* Shares cut losses, Bunds pare gains as Iraq concerns
* Treasury yields hit 14-month low
* Oil trims gains
* U.S. stocks open slightly higher on energy lift
(Updates with U.S. market open, recasts, changes dateline,
previous LONDON, byline)
By Chuck Mikolajczak
NEW YORK, Aug 8 Bond yields fell in key markets
worldwide on Friday as investors shifted to the safety of
government debt, spurred by U.S. President Barack Obama's
decision to authorize air strikes in Iraq, though most equity
markets recovered from overnight losses.
The U.S. 10-year hit its lowest yield since June 2013 and
Germany's 10-year Bund fell to another record low, closing in on
1 percent. Oil rose on concern about the threat to oil supplies
Investors expect volatility to continue to rise, as the
uncertainty surrounding the ongoing conflict in Ukraine and
worsening conditions in Iraq will weigh heavily over the
"People have been caught off guard. The geopolitical risks
have been treated as 'noise' by investors in the past few
months, but now they suddenly realise that it's much more than
just 'noise,'" said FXCM analyst Vincent Ganne.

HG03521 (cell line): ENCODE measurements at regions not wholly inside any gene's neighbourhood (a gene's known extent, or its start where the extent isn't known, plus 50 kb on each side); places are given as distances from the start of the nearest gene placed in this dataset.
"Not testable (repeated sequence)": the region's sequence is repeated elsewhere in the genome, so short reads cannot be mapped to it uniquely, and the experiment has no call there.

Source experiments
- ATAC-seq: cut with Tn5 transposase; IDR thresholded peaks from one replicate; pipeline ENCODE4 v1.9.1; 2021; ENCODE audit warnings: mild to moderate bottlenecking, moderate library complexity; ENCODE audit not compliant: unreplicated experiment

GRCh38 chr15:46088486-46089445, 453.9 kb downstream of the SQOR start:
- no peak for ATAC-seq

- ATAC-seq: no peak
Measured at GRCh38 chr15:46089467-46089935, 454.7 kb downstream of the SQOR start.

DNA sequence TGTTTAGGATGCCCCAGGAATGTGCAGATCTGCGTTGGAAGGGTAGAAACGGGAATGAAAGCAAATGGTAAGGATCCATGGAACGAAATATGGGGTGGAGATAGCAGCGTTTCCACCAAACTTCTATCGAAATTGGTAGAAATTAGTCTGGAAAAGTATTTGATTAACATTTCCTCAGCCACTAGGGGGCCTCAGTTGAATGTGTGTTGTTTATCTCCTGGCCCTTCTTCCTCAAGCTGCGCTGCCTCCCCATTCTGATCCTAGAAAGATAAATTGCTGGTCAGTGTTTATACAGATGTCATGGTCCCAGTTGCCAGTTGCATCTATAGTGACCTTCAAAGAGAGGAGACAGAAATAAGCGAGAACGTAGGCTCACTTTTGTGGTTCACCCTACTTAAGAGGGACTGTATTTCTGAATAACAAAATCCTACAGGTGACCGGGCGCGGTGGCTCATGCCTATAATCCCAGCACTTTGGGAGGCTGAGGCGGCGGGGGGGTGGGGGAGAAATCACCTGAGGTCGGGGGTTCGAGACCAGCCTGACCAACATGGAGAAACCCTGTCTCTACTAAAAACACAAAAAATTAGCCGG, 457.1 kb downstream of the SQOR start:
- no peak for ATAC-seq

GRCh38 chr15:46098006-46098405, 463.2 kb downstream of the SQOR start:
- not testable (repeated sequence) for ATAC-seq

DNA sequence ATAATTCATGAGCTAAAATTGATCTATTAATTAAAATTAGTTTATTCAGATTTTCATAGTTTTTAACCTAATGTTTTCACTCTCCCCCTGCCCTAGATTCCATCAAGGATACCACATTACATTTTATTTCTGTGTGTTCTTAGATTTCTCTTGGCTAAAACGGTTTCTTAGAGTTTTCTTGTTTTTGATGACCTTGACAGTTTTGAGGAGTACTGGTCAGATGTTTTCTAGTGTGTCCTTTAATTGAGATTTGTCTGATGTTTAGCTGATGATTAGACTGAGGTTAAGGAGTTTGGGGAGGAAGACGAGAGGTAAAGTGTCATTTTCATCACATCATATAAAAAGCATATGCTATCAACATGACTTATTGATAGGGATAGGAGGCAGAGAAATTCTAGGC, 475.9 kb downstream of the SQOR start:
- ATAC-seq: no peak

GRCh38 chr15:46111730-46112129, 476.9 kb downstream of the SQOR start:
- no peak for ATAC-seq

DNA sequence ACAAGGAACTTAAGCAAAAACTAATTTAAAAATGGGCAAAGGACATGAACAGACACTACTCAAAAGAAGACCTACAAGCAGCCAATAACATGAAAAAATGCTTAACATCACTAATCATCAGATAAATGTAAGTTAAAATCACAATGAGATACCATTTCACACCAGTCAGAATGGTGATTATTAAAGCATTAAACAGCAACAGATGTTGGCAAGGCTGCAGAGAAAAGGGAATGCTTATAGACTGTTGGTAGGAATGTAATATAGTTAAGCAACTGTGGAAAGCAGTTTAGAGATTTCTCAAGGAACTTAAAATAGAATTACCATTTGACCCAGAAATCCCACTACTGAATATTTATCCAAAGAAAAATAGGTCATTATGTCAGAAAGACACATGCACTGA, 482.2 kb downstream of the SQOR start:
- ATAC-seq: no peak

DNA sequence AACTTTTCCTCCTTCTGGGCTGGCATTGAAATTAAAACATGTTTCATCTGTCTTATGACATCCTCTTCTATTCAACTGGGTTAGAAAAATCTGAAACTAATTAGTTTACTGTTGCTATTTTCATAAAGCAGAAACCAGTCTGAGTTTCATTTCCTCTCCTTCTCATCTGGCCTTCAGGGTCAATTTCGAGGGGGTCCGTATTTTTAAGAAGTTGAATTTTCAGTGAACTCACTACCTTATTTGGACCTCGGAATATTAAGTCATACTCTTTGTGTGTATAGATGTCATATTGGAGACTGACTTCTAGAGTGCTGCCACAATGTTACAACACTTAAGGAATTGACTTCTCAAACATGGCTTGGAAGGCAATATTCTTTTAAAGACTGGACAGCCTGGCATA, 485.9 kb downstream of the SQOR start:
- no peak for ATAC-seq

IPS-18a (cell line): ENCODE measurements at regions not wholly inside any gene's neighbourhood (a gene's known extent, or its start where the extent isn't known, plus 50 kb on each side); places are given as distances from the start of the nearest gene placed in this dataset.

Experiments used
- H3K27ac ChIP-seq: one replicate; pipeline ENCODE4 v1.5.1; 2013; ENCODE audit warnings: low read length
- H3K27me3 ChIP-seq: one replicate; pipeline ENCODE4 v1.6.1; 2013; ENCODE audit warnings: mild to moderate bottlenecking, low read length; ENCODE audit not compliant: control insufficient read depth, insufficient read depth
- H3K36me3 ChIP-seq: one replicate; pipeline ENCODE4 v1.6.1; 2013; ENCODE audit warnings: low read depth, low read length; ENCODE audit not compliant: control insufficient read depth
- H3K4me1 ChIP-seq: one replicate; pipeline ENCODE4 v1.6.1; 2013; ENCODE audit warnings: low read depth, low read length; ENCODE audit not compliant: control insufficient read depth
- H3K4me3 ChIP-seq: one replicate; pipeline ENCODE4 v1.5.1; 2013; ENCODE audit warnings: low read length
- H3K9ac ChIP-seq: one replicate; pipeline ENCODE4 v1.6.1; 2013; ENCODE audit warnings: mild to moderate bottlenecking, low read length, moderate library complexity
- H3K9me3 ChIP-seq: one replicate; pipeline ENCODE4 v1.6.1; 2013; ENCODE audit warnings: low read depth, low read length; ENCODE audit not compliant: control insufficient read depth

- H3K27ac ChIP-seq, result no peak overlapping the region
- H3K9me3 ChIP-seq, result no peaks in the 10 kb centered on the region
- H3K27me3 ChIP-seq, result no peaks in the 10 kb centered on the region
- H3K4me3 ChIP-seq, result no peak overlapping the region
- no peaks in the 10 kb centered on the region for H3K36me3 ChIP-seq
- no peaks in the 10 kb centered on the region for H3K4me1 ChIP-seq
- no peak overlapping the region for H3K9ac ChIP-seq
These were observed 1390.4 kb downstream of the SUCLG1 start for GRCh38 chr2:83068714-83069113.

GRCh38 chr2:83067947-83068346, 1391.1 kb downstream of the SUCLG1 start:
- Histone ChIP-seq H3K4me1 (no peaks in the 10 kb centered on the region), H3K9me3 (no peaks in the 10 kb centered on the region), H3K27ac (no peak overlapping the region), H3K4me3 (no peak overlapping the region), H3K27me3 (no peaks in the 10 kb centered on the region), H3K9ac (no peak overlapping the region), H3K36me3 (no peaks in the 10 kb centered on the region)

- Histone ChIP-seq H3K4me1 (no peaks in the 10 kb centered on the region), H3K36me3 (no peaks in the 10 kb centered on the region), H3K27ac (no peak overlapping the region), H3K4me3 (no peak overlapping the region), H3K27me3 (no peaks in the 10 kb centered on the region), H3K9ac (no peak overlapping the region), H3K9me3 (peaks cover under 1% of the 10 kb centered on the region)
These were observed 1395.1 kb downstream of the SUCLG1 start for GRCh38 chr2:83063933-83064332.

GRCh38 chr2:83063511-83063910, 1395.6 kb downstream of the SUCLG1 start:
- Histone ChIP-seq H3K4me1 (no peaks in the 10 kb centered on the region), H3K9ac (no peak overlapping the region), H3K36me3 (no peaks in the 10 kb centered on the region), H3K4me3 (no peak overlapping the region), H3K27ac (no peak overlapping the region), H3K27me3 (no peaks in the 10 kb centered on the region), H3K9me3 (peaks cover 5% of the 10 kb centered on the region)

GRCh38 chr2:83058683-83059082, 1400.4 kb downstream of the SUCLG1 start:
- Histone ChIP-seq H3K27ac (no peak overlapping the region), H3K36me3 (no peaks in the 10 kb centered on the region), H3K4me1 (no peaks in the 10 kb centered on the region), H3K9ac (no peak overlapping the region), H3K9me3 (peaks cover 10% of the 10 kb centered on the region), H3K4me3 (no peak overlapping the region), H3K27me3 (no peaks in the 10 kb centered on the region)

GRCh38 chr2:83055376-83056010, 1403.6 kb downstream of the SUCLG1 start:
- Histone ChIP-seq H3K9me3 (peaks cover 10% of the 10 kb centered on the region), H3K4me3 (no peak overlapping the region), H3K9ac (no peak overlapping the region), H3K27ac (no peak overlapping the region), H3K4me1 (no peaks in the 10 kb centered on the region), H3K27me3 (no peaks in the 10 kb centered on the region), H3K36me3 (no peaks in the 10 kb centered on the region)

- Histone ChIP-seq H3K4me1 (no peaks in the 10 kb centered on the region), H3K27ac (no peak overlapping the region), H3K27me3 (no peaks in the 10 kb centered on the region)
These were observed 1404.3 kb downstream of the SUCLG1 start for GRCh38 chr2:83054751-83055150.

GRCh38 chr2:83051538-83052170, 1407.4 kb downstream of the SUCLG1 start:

Obama said in an address that he authorized "targeted"
strikes to protect the besieged Yazidi minority and U.S.
personnel in Iraq. Hours after his statements, U.S. military
aircraft bombed Islamic State artillery attacking Kurdish forces
near Arbil, Iraq.
Yields on 10-year Treasuries and German Bunds
- dropped as low as 2.349 and 1.023 percent,
respectively. The drops marked a 14-month low in yields for the
U.S. note and a third straight record low for the German Bund.
Equity markets rebounded from their worst losses overnight,
with the MSCI All World Index down just 0.2
percent. Asian markets bore the brunt of the selling, with
Tokyo's Nikkei 225 losing 3 percent.
A broad index of European stocks was off 0.7
percent and Germany's DAX Index lost 0.4 percent,
though that was off the day's worst levels.
Wall Street managed to post modest gains. The S&P 500
gained 0.2 percent to 1,913.95.
The intensifying risks in one of the world's big
oil-producing countries jolted petroleum markets, sending U.S.
crude up more than $1 to $98.45 a barrel and Brent
to $106.39 before both trimmed gains. U.S. crude was
last up 22 cents to $97.56 while Brent was down 9 cents to
"The market will look very close at what happens next and
whether oil supplies from southern Iraq could be under threat,"
said Tetsu Emori, a commodity fund manager at Astmax Co Ltd in
Fighting also resumed in Gaza between Palestinian militants
NATO called for Russia to "step back from the brink" of war
in Ukraine, while a Russian official said the nation would "make
all efforts" to de-escalate the conflict.
The dollar was off its lows but remained 0.2 percent
down having hit two-week trough of 101.49 against the
safe-haven Japanese yen.
(Additonal reporting by Tricia Wright in London; Editing by